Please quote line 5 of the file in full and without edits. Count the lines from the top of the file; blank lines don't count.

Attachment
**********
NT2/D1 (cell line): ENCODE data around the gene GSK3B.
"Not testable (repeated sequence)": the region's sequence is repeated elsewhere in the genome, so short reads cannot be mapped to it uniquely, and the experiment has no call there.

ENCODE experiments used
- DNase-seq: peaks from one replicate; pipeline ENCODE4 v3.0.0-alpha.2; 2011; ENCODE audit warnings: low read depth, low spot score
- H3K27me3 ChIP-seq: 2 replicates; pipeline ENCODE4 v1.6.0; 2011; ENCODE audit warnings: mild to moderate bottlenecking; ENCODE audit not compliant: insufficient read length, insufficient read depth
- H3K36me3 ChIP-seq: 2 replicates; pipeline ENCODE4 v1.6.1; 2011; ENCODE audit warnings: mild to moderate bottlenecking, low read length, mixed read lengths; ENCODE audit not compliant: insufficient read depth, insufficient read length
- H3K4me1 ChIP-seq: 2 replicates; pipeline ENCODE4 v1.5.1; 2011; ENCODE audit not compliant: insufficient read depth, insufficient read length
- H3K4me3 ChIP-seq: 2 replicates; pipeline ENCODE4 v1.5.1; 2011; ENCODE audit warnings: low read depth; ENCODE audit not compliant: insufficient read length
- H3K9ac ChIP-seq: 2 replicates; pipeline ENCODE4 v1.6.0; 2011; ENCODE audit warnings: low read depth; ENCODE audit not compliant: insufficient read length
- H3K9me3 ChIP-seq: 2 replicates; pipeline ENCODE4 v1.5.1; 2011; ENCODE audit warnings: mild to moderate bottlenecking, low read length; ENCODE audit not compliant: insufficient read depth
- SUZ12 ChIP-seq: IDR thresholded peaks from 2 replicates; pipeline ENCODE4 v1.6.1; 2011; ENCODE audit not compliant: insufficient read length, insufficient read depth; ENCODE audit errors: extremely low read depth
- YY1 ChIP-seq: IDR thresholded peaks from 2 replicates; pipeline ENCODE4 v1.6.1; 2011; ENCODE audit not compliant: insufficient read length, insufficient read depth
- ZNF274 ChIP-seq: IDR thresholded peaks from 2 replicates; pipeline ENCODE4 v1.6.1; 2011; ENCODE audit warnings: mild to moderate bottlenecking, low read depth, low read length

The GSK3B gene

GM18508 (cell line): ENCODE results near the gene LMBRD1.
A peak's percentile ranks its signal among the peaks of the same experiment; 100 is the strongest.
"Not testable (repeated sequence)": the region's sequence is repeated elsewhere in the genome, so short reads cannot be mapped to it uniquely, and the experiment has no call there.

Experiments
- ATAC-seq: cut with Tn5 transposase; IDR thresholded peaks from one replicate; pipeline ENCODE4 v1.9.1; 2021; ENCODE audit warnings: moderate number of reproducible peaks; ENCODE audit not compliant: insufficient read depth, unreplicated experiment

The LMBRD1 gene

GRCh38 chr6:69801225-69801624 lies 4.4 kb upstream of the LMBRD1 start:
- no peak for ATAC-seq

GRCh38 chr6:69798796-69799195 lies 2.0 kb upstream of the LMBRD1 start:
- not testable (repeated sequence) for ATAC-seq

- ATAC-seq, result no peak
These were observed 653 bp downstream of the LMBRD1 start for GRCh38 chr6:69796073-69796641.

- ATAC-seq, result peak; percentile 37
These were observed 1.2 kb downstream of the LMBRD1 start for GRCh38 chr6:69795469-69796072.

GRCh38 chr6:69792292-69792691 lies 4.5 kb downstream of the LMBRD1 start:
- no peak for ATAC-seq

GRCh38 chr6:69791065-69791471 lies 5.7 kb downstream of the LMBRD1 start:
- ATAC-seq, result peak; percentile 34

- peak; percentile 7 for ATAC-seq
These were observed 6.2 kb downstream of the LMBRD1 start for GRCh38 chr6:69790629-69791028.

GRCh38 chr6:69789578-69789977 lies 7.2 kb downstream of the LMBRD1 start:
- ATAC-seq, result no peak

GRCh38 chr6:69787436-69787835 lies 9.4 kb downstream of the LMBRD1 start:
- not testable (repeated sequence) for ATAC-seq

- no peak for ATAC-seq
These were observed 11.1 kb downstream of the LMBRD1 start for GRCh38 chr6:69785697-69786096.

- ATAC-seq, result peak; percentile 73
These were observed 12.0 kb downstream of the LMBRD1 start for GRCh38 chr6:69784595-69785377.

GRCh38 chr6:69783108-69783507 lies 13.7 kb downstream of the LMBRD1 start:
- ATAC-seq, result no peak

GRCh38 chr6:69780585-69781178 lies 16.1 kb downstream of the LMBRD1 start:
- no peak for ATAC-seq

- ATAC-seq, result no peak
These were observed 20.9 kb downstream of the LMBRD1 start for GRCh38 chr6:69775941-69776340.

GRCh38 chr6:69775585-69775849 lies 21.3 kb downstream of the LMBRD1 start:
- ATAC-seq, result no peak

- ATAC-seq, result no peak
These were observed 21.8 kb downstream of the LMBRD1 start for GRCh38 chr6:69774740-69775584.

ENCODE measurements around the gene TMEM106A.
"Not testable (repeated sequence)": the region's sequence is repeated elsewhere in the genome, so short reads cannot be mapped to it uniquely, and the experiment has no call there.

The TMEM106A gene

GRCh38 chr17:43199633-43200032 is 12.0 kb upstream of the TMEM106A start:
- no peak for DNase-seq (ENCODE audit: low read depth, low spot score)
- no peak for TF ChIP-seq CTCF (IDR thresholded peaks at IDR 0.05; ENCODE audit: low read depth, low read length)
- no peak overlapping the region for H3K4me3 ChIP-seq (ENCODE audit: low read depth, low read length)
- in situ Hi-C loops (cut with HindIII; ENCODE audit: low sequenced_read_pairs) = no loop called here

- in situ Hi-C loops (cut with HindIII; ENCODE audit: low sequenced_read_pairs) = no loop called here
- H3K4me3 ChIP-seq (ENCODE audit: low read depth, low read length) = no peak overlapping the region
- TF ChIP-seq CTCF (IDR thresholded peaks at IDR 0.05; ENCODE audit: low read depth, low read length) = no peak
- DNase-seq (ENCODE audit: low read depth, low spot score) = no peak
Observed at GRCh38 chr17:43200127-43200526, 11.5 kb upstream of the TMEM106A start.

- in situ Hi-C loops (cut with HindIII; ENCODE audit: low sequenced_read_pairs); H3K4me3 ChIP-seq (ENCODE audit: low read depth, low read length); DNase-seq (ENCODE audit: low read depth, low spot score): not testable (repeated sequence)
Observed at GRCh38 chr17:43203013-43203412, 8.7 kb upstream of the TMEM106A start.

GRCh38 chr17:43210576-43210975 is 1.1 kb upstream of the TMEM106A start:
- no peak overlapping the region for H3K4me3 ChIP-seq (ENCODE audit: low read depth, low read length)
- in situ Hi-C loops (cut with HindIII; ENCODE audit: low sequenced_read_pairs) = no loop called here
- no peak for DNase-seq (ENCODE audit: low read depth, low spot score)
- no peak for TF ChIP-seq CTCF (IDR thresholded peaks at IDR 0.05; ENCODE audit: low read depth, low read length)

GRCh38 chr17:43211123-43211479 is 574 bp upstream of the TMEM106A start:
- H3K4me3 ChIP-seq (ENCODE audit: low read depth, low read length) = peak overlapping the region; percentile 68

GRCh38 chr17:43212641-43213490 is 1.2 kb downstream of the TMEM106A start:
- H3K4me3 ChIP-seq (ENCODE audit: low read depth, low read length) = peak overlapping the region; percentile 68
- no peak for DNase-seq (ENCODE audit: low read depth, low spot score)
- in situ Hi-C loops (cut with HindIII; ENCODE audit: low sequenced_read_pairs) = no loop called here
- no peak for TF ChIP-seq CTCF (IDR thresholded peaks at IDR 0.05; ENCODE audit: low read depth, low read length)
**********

- H3K27me3 ChIP-seq: 2 replicates; pipeline ENCODE4 v1.6.0; 2011; ENCODE audit warnings: mild to moderate bottlenecking; ENCODE audit not compliant: insufficient read length, insufficient read depth